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I started monitoring our network using SmokePing. Users occasionally complain about bad network connections, but the problems went away after some minutes usually. I now wanted to get some more quantitative information about those problems.

SmokePing regularly pings servers inside our network, in a connected network and outside hosts. I only have a limited amount of control over our internal network and none at all for the connection to the outside and to the second network.

I now see quite often (2-4 times a day) that packets to the second network and the outside are dropped. Most of the times it is 1-2 packets out of 20, sometimes more. Inside our internal network no packets are dropped.

Is this an expected amount of packet loss, or does it indicate that something is wrong? I'm mainly wondering if I should bother the university IT department about it, or if I should just accept it as it is.

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Your question is more or less impossible to answer. The rate of packet loss will depend on hardware, software and load in the network. If your users are complaining about the performance you probably have a network problem and should ask somebody with the access and tools if they can locate it. – pehrs Jan 5 '11 at 12:48
If your program to ping things sees the occasional ping get dropped then that means your program to ping things sees the occasional dropped ping and that's pretty much it. This doesn't by itself indicate the presence or absence or type or severity of any problems the network may have. Ping is a very useful tool within its limits – RobM Jan 5 '11 at 13:34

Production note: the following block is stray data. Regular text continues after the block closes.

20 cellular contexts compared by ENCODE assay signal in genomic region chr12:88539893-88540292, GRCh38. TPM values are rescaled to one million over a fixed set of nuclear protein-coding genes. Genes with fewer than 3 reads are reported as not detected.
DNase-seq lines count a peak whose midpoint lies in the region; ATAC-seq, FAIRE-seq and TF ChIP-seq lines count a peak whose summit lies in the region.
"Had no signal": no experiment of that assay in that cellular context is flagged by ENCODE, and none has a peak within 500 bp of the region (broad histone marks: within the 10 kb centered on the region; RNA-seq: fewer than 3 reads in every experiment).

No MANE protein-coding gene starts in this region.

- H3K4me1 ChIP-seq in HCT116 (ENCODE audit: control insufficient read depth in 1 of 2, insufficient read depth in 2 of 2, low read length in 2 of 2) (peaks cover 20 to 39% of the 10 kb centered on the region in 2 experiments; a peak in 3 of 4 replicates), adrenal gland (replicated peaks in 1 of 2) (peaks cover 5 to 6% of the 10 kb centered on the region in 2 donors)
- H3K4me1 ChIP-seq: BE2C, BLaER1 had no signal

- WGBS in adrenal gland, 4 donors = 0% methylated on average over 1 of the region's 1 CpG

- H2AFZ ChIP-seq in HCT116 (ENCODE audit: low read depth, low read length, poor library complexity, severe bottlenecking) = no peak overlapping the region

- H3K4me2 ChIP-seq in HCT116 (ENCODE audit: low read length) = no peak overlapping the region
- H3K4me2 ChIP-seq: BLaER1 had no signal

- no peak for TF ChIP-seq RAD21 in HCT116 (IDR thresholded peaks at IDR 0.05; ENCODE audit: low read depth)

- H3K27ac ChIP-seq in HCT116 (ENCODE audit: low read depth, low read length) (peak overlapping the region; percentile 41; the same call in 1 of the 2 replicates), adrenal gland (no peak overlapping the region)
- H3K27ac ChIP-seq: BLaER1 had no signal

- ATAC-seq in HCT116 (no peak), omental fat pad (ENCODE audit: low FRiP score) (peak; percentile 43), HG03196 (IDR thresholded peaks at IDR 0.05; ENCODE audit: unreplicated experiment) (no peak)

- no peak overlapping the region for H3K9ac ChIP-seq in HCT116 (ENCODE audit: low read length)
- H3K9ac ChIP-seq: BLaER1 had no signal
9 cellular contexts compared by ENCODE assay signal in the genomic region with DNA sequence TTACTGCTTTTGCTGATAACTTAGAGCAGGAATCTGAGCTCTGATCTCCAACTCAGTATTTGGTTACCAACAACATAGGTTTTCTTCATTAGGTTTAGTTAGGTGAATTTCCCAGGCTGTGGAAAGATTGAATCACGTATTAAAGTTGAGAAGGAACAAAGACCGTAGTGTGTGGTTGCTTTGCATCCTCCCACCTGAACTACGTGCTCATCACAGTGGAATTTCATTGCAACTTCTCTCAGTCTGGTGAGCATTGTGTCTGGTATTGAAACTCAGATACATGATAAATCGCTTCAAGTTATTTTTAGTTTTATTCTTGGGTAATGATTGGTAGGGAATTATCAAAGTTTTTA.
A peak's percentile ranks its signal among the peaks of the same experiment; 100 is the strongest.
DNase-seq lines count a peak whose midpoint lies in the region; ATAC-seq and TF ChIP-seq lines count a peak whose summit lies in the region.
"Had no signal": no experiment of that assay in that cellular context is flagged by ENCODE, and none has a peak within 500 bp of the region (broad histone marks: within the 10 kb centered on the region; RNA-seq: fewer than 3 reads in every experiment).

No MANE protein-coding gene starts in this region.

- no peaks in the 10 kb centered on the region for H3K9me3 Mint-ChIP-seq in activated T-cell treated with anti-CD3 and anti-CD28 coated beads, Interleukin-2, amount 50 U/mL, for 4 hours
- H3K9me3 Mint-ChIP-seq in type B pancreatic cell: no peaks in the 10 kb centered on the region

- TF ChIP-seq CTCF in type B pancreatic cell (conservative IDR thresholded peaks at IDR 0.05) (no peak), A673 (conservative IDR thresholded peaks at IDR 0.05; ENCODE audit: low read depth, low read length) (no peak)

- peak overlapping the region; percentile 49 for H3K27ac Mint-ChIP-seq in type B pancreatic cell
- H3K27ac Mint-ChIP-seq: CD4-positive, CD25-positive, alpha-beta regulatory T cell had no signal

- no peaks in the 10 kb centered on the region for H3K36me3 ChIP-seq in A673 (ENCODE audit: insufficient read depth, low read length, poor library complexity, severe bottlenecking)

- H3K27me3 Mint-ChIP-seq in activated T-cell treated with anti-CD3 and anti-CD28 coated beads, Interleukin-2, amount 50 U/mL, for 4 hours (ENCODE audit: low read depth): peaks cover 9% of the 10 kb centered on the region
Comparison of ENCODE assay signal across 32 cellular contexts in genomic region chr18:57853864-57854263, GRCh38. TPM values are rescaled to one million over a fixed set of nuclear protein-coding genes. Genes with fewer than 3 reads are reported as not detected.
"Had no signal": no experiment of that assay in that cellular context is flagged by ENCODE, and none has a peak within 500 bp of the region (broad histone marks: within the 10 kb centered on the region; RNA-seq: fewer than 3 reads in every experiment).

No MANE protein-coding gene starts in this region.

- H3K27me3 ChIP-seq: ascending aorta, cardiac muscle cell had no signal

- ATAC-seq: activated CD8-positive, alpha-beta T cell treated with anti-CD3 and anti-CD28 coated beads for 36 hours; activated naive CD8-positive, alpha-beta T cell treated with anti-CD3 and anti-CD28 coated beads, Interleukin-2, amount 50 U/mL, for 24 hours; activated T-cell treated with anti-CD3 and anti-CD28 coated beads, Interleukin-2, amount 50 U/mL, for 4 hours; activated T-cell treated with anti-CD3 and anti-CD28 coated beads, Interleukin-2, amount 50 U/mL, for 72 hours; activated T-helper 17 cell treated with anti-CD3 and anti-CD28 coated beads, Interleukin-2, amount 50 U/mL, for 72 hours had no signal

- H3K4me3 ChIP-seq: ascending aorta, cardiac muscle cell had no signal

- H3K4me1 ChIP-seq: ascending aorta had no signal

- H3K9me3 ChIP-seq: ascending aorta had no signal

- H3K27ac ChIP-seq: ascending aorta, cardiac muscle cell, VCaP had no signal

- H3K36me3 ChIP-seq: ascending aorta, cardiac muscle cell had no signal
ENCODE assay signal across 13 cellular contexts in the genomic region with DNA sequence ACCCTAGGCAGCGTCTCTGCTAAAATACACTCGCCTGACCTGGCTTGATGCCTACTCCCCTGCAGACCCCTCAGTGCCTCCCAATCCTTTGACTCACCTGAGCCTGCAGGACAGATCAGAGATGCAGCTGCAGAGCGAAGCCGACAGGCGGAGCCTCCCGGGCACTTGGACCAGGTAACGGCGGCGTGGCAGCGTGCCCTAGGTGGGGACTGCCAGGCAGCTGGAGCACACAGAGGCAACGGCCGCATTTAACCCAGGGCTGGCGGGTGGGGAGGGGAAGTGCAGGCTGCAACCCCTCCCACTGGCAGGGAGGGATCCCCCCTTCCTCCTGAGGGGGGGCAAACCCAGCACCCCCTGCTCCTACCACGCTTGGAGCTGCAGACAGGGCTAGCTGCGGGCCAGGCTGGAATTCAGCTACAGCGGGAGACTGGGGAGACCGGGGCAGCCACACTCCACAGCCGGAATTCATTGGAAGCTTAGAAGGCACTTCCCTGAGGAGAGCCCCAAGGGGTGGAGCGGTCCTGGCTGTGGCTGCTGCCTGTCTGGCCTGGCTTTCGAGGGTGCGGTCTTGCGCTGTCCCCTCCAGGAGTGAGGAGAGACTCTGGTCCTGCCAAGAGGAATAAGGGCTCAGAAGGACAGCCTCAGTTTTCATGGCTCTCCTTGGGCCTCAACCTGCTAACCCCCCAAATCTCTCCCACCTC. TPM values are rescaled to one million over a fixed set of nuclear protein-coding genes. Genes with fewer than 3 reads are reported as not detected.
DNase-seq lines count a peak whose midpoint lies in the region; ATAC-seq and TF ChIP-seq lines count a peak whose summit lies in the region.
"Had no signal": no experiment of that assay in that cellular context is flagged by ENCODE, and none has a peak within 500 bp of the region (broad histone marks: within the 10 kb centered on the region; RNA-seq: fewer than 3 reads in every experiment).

Inside your network you can deal with packet loss, but outside it's another world.

Packet loss should be avoided, but TCP/IP (well IP is :-) ) is build a way packet loss can be managed.

2 packets out of 20, four times a day is not a issue, but you can call the IT department and see if you can check with them, but probably the answer will be: "It's not a problem". :-)

Have a nice day.

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I'm agree with FrancoR (+1), but I think it's better to use an approach more from the ground up.

A packet loss means normally an issue... Cables, routers, LAG (a bench of users uploading on flickr)

In this cases, sometimes, it's enough to do an inventory to find the issue.

I'd create an Excel sheet, with the users in the rows (application/services included) and the amount of bandwidth in the columns. At the beginning you can just use imaginary numbers or just Big, Medium, Small (if your users download movies from internet is big, don't under-evaluate).

Then you can choose some victims and use some simple network monitor applets (the task manager or the windows performance monitor, netstat on *nix server/workstations) and add some numbers in the excel sheet, you can then graph it to see if there is something strange.

Other important data to collect:

  1. The time of the incident
  2. The time of scheduled jobs (using the network).
  3. The available bandwidth for your network (you should ask I guess).
  4. .....

Then, again, you add and correct the numbers in your excel sheet, as you have the time you see the variation, as you have the maximum bandwidth available you see if you reach the maximum available, and so forth...

If you did a good job and If none of the above reveal you the root cause, it means there is an hardware issue somewhere, or the issue it's outside your network.

To identify network issues you can use some extremely expensive and proprietary monitoring solutions or do some tailoring jobs with some free good ones:

Hope it helps

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